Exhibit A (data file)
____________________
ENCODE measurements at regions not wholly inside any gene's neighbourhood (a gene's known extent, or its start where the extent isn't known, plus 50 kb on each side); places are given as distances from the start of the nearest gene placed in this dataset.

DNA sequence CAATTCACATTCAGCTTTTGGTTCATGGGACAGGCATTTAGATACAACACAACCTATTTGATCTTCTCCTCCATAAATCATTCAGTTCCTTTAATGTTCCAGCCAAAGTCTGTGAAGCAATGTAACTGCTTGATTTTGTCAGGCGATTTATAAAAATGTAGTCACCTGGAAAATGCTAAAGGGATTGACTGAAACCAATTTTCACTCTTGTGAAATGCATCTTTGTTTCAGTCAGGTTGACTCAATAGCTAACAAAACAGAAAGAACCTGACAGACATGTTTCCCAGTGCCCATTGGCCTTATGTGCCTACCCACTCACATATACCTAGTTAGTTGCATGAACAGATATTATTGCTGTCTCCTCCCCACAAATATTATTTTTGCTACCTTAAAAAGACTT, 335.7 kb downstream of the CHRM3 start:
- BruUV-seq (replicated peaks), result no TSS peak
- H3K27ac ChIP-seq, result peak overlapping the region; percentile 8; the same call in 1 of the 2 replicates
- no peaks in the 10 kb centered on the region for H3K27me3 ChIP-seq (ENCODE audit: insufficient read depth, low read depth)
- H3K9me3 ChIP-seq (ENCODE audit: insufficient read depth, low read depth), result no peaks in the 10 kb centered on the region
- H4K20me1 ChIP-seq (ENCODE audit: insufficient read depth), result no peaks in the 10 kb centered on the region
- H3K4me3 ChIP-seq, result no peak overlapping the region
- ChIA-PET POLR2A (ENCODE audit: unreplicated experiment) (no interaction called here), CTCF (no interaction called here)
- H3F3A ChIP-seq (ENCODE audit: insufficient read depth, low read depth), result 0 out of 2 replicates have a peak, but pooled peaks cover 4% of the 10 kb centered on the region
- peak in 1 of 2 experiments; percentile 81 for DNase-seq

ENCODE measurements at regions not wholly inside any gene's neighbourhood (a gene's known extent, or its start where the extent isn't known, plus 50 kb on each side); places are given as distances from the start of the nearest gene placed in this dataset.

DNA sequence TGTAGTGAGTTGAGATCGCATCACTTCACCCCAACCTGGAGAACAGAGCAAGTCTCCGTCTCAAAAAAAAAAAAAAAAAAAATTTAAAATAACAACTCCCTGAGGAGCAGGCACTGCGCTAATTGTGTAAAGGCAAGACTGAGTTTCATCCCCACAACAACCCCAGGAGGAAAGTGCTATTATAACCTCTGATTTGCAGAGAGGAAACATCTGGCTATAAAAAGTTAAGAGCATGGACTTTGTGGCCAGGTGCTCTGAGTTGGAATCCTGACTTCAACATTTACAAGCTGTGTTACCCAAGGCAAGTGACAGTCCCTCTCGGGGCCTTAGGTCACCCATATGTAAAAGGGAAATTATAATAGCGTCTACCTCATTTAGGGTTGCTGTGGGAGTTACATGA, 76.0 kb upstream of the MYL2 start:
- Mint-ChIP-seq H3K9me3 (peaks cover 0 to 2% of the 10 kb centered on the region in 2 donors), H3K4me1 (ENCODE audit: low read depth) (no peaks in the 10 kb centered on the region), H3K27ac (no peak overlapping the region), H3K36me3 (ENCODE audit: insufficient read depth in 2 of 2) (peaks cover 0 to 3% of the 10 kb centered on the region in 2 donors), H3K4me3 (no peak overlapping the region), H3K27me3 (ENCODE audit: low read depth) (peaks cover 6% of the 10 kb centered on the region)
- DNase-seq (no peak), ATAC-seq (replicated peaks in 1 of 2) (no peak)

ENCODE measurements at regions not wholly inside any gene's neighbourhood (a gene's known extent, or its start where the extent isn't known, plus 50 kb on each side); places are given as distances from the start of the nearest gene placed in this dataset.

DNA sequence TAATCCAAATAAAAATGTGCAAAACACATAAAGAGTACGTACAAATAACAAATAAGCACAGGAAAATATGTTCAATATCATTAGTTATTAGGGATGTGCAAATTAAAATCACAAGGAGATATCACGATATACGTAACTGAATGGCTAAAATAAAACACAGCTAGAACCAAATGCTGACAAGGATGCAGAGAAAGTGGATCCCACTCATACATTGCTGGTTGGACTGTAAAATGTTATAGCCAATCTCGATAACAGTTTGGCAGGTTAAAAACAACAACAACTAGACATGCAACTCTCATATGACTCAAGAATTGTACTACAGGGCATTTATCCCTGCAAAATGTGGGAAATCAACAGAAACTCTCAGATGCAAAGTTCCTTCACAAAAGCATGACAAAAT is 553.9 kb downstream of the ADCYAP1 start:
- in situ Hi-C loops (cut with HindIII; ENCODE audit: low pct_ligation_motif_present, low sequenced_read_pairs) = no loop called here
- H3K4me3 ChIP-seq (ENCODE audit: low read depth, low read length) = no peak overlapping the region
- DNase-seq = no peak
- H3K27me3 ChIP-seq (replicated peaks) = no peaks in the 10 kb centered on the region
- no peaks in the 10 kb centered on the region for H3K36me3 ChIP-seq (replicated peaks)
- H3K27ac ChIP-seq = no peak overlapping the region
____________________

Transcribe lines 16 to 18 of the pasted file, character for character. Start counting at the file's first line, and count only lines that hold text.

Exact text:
ENCODE measurements at regions not wholly inside any gene's neighbourhood (a gene's known extent, or its start where the extent isn't known, plus 50 kb on each side); places are given as distances from the start of the nearest gene placed in this dataset.

DNA sequence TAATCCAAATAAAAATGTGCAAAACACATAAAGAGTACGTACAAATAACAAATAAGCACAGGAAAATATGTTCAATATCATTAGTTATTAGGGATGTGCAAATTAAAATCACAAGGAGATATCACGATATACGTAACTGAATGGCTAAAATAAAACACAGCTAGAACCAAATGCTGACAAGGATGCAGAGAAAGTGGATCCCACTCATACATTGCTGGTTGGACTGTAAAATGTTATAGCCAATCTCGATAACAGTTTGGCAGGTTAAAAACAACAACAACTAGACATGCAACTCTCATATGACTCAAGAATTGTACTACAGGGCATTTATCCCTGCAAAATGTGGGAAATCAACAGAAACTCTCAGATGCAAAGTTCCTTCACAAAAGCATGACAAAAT is 553.9 kb downstream of the ADCYAP1 start:
- in situ Hi-C loops (cut with HindIII; ENCODE audit: low pct_ligation_motif_present, low sequenced_read_pairs) = no loop called here